72latter one needs further explanation. Graph adaptors are graph classes
73which serve for considering graph structures in different ways.
74
75A short example makes this much clearer.  Suppose that we have an
76instance \c g of a directed graph type say ListDigraph and an algorithm
77\code
78template <typename Digraph>
79int algorithm(const Digraph&);
80\endcode
81is needed to run on the reverse oriented graph.  It may be expensive
82(in time or in memory usage) to copy \c g with the reversed
83arcs.  In this case, an adaptor class is used, which (according
84to LEMON digraph concepts) works as a digraph.  The adaptor uses the
85original digraph structure and digraph operations when methods of the
86reversed oriented graph are called.  This means that the adaptor have
87minor memory usage, and do not perform sophisticated algorithmic
88actions.  The purpose of it is to give a tool for the cases when a
89graph have to be used in a specific alteration.  If this alteration is
90obtained by a usual construction like filtering the arc-set or
91considering a new orientation, then an adaptor is worthwhile to use.
92To come back to the reverse oriented graph, in this situation
93\code
94template<typename Digraph> class ReverseDigraph;
95\endcode
96template class can be used. The code looks as follows
97\code
98ListDigraph g;
99ReverseDigraph<ListGraph> rg(g);
100int result = algorithm(rg);
101\endcode
102After running the algorithm, the original graph \c g is untouched.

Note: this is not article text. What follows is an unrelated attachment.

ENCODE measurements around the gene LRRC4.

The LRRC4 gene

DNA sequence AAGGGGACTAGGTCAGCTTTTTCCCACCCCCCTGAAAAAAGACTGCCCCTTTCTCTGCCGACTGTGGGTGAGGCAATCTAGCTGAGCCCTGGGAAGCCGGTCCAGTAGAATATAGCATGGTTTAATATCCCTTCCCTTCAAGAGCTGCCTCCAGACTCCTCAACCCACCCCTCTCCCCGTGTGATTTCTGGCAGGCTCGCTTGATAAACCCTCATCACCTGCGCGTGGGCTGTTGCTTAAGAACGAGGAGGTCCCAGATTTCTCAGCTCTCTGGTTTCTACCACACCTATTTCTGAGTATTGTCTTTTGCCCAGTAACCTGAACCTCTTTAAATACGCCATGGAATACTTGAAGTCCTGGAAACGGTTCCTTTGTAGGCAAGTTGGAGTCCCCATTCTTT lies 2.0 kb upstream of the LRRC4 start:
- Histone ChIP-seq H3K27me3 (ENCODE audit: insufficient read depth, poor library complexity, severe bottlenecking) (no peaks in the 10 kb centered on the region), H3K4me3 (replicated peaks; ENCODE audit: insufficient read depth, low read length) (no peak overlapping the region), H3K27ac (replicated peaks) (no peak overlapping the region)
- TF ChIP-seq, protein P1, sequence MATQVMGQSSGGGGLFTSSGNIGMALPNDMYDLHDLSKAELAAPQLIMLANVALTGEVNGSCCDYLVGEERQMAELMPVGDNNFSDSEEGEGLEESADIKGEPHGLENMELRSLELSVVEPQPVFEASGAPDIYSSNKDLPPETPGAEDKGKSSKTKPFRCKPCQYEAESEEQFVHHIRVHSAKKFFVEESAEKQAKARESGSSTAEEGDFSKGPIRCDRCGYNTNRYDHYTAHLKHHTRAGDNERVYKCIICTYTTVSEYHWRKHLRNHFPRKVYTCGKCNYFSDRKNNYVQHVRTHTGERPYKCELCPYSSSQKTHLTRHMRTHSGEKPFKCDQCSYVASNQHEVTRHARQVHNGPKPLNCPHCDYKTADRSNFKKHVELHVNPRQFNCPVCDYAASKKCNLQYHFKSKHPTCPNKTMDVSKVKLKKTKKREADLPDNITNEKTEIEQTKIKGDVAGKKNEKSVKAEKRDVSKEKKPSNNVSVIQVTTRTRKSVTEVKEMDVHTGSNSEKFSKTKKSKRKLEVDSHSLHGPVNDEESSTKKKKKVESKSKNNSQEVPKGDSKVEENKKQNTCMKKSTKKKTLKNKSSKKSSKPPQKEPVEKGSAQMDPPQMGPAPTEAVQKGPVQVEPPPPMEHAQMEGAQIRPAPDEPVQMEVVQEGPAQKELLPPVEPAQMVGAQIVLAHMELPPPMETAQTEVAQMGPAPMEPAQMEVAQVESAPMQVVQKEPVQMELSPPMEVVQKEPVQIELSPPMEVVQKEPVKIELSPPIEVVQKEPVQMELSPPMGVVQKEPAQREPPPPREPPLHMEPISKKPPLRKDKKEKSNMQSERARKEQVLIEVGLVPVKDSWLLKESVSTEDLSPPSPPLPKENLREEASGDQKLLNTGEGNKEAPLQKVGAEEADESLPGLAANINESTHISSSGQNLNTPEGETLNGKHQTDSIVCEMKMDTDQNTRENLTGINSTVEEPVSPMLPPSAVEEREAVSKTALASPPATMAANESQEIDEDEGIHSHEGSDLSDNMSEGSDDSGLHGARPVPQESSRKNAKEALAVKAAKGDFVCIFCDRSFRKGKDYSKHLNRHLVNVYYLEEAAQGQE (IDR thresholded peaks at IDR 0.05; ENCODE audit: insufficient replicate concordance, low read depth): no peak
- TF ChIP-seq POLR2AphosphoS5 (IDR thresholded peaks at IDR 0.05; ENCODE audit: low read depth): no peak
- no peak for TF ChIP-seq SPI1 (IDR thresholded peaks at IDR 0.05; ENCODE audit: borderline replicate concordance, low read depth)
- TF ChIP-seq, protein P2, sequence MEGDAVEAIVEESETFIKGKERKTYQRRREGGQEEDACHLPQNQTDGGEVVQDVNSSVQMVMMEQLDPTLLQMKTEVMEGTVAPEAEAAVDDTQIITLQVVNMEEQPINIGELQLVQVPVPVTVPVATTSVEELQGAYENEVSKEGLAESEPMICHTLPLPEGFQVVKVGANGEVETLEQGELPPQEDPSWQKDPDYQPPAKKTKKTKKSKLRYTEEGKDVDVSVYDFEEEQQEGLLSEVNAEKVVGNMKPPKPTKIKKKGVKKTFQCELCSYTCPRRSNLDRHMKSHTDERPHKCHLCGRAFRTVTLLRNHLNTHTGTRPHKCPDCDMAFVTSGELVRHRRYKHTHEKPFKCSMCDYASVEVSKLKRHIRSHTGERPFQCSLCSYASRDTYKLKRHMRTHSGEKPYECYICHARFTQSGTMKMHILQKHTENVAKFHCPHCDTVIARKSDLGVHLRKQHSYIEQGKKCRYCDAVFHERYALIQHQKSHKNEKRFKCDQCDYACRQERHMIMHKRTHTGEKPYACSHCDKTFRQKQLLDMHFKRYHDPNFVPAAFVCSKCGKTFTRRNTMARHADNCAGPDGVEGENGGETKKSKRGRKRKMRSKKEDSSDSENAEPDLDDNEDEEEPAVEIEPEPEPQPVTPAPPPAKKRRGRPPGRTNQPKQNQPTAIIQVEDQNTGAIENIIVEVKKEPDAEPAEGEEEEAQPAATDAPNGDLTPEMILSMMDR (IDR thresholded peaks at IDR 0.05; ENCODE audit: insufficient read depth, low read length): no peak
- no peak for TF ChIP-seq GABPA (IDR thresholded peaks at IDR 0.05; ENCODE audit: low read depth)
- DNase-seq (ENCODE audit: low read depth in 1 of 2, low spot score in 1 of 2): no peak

103This techniques gives rise to an elegant code, and based on stable
104graph adaptors, complex algorithms can be implemented easily.
105
106In flow, circulation and bipartite matching problems, the residual
107graph is of particular importance. Combining an adaptor implementing
108this, shortest path algorithms and minimum mean cycle algorithms,
109a range of weighted and cardinality optimization algorithms can be
110obtained. For other examples, the interested user is referred to the
111detailed documentation of particular adaptors.
112
113The behavior of graph adaptors can be very different. Some of them keep
114capabilities of the original graph while in other cases this would be
115meaningless. This means that the concepts that they are models of depend
116on the graph adaptor, and the wrapped graph(s).
117If an arc of \c rg is deleted, this is carried out by deleting the
118corresponding arc of \c g, thus the adaptor modifies the original graph.
119
120But for a residual graph, this operation has no sense.
121Let us stand one more example here to simplify your work.
122RevGraphAdaptor has constructor
123\code
124ReverseDigraph(Digraph& digraph);
125\endcode
126This means that in a situation, when a <tt>const ListDigraph&</tt>
127reference to a graph is given, then it have to be instantiated with
128<tt>Digraph=const ListDigraph</tt>.
129\code
130int algorithm1(const ListDigraph& g) {
131  RevGraphAdaptor<const ListDigraph> rg(g);
132  return algorithm2(rg);
133}
134\endcode
135*/
136
137/**
138@defgroup semi_adaptors Semi-Adaptor Classes for Graphs
139@ingroup graphs
140\brief Graph types between real graphs and graph adaptors.
141